An amicus brief means “friend of the court.” In this case, we mean the brief spearheaded by the Attorneys General of Arizona and Missouri, and joined by 26 other states, asking the Supreme Court of the United States to set aside restrictions in New York, and other states, that will not allow citizens to fully exercise their rights under the Second Amendment of the United State Constitution.
About 6 states in the Northeast have restrictions that severely curtail both the right to own, but especially to carry, a firearm for self-protection. New York requires a permit to carry and then makes the process so difficult and expensive, that it deliberately is intended to deny Constitutional rights, based on an ideological basis. New York City is even more restrictive and they require that the applicant prove they also have a “special need.” This provision allows bureaucrats to exercise considerable discretion to play with arbitrary and subjective rules, usually denying the permit.
The right to keep is one thing, the right to bear is another, and in New York, you virtually cannot have a handgun outside of the house.
Since the Heller decision in 2008, the Supreme Court acknowledged that the Second Amendment applied to the individuals’ rights to “keep and bear arms”, and was not restricted to “the militia.” Despite this ruling, because of some subsequent muddled court decisions, states laws remain blocking the right to carry.
This brief that we make available here. It is quite a good summary for those who advocate for the Second Amendment. As such, it is worth a read, as it is a great source of facts and arguments. We will summarize some of the high points for you. You will also find more briefs from many other human rights organizations.
Hopefully, this will sharpen your own verbal skills in supporting the Second Amendment, and frankly provide a better grounding if you simply don’t understand what that Amendment was intended to do.
The brief starts by suggesting that New York restrictions threaten the liberty of citizens in every state, not just New York, so we all have an interest in this case. They call on the Court, “to restore the original meaning of the right to bear arms.”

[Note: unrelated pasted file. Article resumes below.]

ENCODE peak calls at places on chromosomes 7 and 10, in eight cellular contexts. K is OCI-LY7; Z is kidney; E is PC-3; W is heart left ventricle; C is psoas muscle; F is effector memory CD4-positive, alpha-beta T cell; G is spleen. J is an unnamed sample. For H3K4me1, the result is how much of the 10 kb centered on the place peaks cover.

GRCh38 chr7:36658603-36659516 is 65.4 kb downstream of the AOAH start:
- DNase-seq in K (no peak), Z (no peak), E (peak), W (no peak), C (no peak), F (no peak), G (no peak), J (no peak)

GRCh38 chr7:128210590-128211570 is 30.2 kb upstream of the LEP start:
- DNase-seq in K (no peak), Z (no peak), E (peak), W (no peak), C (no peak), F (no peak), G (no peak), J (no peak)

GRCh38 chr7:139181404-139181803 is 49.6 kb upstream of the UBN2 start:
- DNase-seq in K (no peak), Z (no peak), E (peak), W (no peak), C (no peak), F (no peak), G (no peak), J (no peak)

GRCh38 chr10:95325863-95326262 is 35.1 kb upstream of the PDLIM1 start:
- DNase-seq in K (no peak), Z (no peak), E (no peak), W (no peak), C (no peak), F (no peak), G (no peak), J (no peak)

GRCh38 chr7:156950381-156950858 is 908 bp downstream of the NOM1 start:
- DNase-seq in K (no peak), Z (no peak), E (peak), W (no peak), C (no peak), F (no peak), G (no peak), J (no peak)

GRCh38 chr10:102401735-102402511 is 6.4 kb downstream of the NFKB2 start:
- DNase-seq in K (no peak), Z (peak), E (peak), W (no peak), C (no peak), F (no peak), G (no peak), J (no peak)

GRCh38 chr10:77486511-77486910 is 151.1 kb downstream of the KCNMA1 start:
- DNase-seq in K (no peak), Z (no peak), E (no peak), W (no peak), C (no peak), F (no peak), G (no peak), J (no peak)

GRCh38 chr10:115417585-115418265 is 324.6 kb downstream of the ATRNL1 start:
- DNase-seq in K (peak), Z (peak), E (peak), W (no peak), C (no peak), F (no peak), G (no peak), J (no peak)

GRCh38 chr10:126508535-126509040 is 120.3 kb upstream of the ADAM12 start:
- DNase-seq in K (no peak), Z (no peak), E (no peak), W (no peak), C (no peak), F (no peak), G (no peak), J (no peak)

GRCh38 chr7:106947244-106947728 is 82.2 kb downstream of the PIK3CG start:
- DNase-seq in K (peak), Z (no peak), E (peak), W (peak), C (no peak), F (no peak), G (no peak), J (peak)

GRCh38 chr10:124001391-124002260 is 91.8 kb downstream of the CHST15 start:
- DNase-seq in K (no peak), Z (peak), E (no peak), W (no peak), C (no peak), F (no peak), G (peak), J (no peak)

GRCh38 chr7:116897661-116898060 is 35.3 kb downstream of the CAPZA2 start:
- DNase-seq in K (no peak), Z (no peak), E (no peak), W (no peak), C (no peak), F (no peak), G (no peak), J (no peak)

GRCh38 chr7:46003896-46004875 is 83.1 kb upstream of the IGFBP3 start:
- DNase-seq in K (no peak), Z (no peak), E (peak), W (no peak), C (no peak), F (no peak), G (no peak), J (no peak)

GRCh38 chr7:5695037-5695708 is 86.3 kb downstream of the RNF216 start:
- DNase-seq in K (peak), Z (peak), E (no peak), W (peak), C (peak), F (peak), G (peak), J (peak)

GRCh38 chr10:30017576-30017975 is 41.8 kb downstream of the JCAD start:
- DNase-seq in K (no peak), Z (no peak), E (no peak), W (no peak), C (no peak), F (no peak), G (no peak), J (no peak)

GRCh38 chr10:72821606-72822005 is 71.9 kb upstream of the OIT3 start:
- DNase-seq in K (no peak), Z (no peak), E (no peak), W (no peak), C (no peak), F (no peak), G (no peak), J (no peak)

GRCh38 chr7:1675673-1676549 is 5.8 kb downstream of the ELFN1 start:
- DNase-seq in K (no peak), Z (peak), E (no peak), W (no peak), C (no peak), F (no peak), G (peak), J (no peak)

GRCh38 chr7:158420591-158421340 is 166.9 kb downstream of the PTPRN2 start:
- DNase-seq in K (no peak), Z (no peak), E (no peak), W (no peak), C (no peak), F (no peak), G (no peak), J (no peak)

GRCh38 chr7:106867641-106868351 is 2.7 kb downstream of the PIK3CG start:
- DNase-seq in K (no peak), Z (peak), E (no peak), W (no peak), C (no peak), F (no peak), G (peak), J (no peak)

The brief argues that citizens are safer when they can carry for self-defense, that there is less crime, those that can resist a criminal act with a firearm are less likely to be injured, and that in about 95% of cases, just the presentation of a gun can stop the crime. In short, arguments that restrict the right to carry based on the idea that said restrictions enhance public safety, are spurious.
Moreover, actual evidence shows those who carry a weapon, are more law-abiding than the general public and the suggestion that the exercise of these rights leads to more mayhem, is bogus.
The brief argues that under Heller, the Second Amendment should be applied to the states and that many lower courts have misinterpreted Heller, leaving the right to bear arms in limbo. The Supreme Court needs to clear this up.
Taking arguments from Heller, the brief points out that the right to bear arms, pre-dates the Constitution and comes directly from natural law, the right of self-preservation, and the rights of Englishmen. They go on to cite numerous cases where “the people’s right to bear arms in defense of themselves cannot be questioned”.
Many states fell short of protecting Constitutional rights, as we know from our own sad history with slavery, and many states, both before and after the Civil War, went on to deny Second Amendment rights to free blacks. They point out that this was true not only in the South but also in places like the 1841 decision in Cincinnati to disarm all blacks.
In short, the right to keep and bear arms is derivative from the basic human right of self-preservation and protection, and English law, and should not be abrogated by any legislature.
Finally, the brief also touches on a sensitive point for some, given the current state of unrest in our country. That is, that the right to keep and bear arms backstops our other liberties since it is a strong check on the arbitrary power of rulers. Thus, the right is not just for personal protection, but for the protection of other liberties from abusive government.
That latter argument may not sit well with those that want to overturn our existing Constitutional order, but it is clear, that is what the Founders intended. People inherently have the right to personal self-protection, and the right to protect themselves from a government that violates their natural rights.
This is a very important Supreme Court case and Arizona’s Attorney General Mark Brnovich deserves our praise and support for his efforts. The case coming before the Court is New York State Rifle and Pistol Association v. Corlett. It will be a real test of the new appointees to the Court.
As we move through 2023 and into the next election cycle, The Prickly Pear will resume Take Action recommendations and information.